In times of COVID-19 and growing anti-immigrant sentiments in America, very few people have been willing to step up and defend those who come to our country looking for a better way of life. The United States, a land built by immigrants, has long been viewed as a place of refuge by those fleeing persecution and poverty in their home countries. Once in the U.S. however, many immigrant families face steep legal battles and a daunting court system before they can officially settle in their new home. That is where immigration attorney Sheree Wright steps in.
With the spread of the COVID-19 pandemic, however, Wright’s work took on another note of urgency. With thousands of immigrants stuck in ICE detention centers on our southern border, COVID-19 stands as a huge threat to those detained by ICE and its many contractors. While ICE itself has adopted three sets of detention standards, including PBNDS 2011, it does not require contractors to adopt any recent standards, leaving the system open to abuse. As a result, many immigrants have contacted attorneys such as Wright to help bring their case forward and quickly find solutions for immigrant families in need.
The medical dilemmas provoked by this lack of regulation are perhaps most apparent in Wright’s home-state of Arizona, which has seen more than two weeks straight of high numbers of reported cases, deaths, and hospitalizations. In immigrant detention centers at Eloy, Florence, and La Palma, COVID-19 infections have spread at a rate higher than any other detention centers in the country. This has set off alarm bells across the state, especially in the immigrant communities of Phoenix and its suburbs. As the representative of many immigrant families, including current detainees, Wright’s law firm has had to step into high-gear to address these issues within ICE detention centers.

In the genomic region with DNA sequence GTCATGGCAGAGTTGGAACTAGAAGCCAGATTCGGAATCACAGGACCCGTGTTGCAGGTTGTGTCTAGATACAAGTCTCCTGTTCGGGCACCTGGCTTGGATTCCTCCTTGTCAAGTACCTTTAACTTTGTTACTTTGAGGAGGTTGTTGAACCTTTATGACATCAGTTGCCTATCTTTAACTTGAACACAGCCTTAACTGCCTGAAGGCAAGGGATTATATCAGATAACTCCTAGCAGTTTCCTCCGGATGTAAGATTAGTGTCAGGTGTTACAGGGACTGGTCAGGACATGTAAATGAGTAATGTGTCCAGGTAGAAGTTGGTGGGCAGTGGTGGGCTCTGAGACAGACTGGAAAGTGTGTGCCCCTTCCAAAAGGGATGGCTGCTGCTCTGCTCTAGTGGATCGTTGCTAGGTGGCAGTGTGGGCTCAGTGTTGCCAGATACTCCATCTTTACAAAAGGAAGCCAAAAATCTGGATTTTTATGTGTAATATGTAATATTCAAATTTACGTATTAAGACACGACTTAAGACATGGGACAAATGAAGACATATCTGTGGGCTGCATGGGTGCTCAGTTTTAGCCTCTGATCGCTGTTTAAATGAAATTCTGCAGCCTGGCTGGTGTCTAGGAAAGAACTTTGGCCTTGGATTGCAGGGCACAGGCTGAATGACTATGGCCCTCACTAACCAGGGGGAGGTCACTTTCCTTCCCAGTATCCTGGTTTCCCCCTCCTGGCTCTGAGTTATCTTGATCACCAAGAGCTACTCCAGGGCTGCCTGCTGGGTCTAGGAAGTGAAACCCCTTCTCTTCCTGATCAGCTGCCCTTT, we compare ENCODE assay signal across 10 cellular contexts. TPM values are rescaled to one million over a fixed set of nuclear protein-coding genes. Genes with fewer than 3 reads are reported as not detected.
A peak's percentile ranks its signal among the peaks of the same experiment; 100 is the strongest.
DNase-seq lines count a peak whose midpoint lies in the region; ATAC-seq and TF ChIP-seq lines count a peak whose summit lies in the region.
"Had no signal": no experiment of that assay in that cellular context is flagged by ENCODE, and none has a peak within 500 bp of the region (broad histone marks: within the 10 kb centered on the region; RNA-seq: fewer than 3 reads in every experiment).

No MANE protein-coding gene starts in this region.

Wright’s personal connection with immigration law stretches back to her own life as an immigrant, as well as her time at law school. A graduate of DePaul University, Wright worked hard to familiarize herself with immigration law and other immigrant communities. She soon co-founded a non-profit organization called The Wright Way Foundation, which seeks to reduce poverty and homelessness while generating and providing educational resources necessary to support youths, families, groups, and educators in Jamaica. Wright also became a volunteering member of Mi Familia Vota, a national civic engagement organization that unites Latinos, immigrants, and allied communities to promote social and economic justice through citizenship workshops, voter registration, and voter participation.
Going forward, Wright hopes to successfully represent immigrants in ongoing cases around the ICE detention centers, while expanding access to her firm into neighboring states and immigrant communities. She also hopes to inspire other prospective attorneys to follow her path into law: “I always say go for it, especially for minorities, because we lack representation in the legal communities. Only 5% of lawyers are African American, while 5% are Hispanic and only 3% are Asian. Higher representation is absolutely necessary and calls on every one of us to pursue our own careers and education into law.”